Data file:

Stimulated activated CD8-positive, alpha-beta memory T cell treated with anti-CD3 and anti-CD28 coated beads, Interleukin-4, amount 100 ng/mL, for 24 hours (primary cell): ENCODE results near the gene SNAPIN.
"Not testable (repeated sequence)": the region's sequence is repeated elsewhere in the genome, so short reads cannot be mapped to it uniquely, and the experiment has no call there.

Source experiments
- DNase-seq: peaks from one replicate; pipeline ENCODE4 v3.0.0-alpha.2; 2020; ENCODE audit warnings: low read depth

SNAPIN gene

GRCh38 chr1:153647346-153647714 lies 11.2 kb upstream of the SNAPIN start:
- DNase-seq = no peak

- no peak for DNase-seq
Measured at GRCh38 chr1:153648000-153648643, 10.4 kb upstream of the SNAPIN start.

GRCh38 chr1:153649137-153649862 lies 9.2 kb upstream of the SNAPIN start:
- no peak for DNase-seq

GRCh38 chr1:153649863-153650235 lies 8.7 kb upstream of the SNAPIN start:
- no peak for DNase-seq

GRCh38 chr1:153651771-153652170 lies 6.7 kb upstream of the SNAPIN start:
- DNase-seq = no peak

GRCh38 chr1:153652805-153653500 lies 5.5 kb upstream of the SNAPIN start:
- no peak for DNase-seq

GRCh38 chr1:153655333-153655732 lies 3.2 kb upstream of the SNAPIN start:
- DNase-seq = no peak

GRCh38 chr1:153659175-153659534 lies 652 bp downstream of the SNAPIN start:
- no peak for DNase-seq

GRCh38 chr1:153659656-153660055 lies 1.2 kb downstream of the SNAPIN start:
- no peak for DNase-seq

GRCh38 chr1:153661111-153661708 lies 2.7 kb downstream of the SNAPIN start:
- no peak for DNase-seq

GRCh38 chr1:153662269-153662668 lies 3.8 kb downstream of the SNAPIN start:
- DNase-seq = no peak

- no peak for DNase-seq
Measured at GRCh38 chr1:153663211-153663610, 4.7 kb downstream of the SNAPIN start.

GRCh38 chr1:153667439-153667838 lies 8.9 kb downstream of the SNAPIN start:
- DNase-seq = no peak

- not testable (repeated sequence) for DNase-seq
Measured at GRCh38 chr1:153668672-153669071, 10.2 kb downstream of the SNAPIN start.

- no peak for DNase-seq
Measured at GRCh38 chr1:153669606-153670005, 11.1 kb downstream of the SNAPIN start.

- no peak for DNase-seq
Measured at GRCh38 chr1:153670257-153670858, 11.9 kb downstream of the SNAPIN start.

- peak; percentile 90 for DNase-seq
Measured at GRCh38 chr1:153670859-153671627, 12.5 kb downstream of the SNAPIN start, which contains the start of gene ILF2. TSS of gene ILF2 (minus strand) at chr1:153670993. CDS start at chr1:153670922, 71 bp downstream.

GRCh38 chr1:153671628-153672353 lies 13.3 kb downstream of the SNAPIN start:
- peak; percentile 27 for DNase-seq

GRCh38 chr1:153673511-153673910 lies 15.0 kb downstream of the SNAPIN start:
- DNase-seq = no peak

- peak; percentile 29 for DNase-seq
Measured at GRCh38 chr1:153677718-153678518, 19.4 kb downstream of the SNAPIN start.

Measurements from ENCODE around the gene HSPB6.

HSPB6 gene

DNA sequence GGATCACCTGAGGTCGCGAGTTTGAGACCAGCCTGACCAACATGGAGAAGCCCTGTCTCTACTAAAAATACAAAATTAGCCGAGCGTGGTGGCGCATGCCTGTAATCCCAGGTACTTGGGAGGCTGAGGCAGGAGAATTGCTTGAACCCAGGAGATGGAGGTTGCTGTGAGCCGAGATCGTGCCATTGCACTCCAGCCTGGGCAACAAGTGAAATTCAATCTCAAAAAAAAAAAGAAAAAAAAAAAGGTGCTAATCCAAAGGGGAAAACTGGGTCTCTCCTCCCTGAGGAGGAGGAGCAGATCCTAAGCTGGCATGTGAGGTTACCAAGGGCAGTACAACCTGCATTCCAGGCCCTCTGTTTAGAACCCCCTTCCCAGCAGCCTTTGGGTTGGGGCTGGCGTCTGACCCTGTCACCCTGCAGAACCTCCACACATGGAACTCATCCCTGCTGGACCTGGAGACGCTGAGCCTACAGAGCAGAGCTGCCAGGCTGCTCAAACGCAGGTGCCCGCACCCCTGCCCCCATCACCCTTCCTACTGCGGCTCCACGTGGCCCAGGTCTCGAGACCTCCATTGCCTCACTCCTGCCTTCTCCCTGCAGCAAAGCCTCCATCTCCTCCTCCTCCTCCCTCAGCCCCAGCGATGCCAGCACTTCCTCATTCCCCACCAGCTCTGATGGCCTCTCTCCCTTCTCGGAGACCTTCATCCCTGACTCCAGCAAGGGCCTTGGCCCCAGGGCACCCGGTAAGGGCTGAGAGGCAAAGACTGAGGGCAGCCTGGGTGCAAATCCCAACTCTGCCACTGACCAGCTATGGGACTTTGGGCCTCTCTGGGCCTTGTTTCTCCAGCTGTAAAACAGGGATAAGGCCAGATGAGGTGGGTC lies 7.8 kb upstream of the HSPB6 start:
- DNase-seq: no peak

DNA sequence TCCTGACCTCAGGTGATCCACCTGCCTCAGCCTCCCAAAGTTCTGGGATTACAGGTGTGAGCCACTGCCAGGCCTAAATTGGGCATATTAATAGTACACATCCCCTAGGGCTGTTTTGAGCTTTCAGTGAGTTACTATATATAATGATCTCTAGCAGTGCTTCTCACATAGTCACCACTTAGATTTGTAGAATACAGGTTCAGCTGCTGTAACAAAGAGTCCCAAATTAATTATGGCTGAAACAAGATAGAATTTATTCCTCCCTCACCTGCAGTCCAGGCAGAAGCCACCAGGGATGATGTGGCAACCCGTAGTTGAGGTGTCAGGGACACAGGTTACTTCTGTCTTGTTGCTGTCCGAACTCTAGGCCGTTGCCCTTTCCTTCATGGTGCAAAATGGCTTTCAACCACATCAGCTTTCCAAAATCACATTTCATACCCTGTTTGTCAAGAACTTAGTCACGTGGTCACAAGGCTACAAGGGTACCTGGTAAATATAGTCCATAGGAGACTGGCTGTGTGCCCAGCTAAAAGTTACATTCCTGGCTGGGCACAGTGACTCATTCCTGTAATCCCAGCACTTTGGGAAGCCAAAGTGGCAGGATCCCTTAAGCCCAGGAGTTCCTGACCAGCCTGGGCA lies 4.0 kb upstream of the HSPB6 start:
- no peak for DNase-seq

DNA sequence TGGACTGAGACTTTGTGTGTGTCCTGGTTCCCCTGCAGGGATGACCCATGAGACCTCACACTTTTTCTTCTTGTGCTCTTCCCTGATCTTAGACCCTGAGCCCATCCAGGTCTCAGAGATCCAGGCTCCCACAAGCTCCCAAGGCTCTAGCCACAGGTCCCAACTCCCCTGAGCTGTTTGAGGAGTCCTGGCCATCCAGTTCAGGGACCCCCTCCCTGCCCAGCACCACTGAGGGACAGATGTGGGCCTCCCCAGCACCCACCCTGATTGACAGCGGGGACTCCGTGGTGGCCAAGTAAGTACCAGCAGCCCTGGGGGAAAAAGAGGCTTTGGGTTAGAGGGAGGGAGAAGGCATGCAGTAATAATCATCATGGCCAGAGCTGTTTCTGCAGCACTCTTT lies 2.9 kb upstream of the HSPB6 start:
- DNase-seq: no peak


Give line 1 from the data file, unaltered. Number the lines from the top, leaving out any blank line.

Stimulated activated CD8-positive, alpha-beta memory T cell treated with anti-CD3 and anti-CD28 coated beads, Interleukin-4, amount 100 ng/mL, for 24 hours (primary cell): ENCODE results near the gene SNAPIN.